You care about the planet – and your dental health. How can you combine the two? If you’re eco-conscious, but still want to maintain a healthy mouth, take a look at the top ways you can green your oral health routine.
Brushing your teeth is a non-negotiable part of your oral care routine. Proper brushing removes plaque and debris, reducing the risks of dental decay and improving gum health. The American Dental Association (ADA) recommends brushing for two minutes twice a day. Some dental patients also need to brush following meals and snacks.
What does brushing your teeth have to do with the environment? If you leave the faucet running during your two-minute-long brushing sessions, you’re wasting water. To decrease the amount of water you use, turn the faucet off when you’re brushing. There’s no need to let a steady stream flow when your brush is in your mouth.
To save water (and the planet) when brushing:
- Turn the water on to start. Wet your brush briefly before putting it in your mouth.
- Turn the water off. Time two minutes, keeping the water off the entire time. If you need to spit out excess toothpaste, wait until you’re completely done to wash the residue down the drain.
- Turn the water on again. After the two minutes is up, briefly turn the water on to rinse your mouth and wash any remaining toothpaste down the drain.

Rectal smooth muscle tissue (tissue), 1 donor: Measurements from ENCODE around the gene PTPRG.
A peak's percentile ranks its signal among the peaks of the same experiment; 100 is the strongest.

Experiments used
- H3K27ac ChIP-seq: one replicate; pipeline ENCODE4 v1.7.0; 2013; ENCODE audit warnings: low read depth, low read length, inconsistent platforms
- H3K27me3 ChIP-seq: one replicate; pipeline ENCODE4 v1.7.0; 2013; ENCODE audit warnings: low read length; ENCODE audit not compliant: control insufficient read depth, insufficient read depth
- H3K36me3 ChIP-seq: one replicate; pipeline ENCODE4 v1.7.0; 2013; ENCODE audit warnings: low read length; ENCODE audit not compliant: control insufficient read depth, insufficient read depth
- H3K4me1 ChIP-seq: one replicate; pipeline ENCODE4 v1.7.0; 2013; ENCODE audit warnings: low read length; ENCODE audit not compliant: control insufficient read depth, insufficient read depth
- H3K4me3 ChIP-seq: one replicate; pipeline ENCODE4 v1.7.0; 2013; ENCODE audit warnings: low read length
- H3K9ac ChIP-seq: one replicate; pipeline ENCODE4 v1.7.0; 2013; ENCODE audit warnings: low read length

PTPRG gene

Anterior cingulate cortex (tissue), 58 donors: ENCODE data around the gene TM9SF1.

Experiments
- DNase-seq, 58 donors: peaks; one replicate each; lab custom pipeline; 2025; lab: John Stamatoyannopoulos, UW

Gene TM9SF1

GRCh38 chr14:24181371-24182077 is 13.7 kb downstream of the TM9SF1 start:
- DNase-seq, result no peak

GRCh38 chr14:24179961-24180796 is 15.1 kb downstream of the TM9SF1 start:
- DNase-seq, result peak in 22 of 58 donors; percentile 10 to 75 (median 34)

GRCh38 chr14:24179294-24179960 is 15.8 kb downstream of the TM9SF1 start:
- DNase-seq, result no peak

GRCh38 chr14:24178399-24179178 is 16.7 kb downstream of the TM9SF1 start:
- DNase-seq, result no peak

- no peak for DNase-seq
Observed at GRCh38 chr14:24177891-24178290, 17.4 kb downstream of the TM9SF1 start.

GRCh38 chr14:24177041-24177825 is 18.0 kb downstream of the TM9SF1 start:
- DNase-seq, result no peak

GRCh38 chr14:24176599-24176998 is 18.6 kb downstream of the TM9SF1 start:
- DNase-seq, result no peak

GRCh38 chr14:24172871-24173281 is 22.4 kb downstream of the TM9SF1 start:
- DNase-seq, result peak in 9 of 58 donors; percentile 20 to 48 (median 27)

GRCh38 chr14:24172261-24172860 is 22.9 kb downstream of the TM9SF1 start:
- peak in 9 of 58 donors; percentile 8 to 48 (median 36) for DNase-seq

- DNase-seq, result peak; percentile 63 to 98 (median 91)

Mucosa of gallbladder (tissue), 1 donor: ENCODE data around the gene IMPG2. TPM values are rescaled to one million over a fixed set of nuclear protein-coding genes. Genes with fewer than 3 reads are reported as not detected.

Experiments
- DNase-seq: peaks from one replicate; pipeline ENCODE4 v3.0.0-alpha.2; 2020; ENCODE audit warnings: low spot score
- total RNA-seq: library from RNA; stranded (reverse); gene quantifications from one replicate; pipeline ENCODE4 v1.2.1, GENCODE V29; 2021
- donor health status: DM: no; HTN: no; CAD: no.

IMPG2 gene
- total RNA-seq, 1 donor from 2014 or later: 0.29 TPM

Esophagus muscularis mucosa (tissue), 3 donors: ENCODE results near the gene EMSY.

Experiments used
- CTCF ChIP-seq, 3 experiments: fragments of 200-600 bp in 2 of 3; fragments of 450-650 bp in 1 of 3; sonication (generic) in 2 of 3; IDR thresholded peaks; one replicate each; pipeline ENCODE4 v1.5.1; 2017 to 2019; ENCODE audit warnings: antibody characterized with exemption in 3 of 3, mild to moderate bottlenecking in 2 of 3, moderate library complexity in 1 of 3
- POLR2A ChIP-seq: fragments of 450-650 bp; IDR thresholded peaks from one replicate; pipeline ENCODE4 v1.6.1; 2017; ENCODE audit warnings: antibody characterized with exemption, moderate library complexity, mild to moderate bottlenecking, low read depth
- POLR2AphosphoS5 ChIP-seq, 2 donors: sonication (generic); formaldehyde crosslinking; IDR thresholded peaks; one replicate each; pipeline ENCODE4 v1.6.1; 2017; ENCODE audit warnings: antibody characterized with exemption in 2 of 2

- Make sure there are no drips. Turn the faucet completely off. A leaky faucet can waste over 3,000 gallons of water annually, according to the U.S. Environmental Protection Agency (EPA).
Take your water-saving strategy a step further and replace old, worn bathroom sink faucets with
WaterSense-labeled models. According to the EPA, this can save up to 13,000 gallons of water per year.
A healthy mouth routine includes more than just brushing. Drinking water can also help to decrease the likelihood of dental dilemmas. Choosing water over other beverages reduces the risks associated with drinking sugary sodas, sports drinks, and juices. These known cavity causers bathe your mouth in sugar, feeding oral bacteria.
Along with decreasing the likelihood of cavity development (in comparison to sugary drinks), water can protect your teeth. Fluoridated tap water is known to be a cavity-reducing agent according to the U.S. Centers for Disease Control and Prevention (CDC).
What can you do to help the planet and your teeth at the same time? Reduce plastic waste and add fluoride to your dental health routine by choosing tap water over the bottled version. In 2015, U.S. consumers and businesses generated 34.5 million tons of plastic waste, according to the EPA. Instead of adding to the waste, skip the plastic and choose a reusable/refillable bottle and tap water.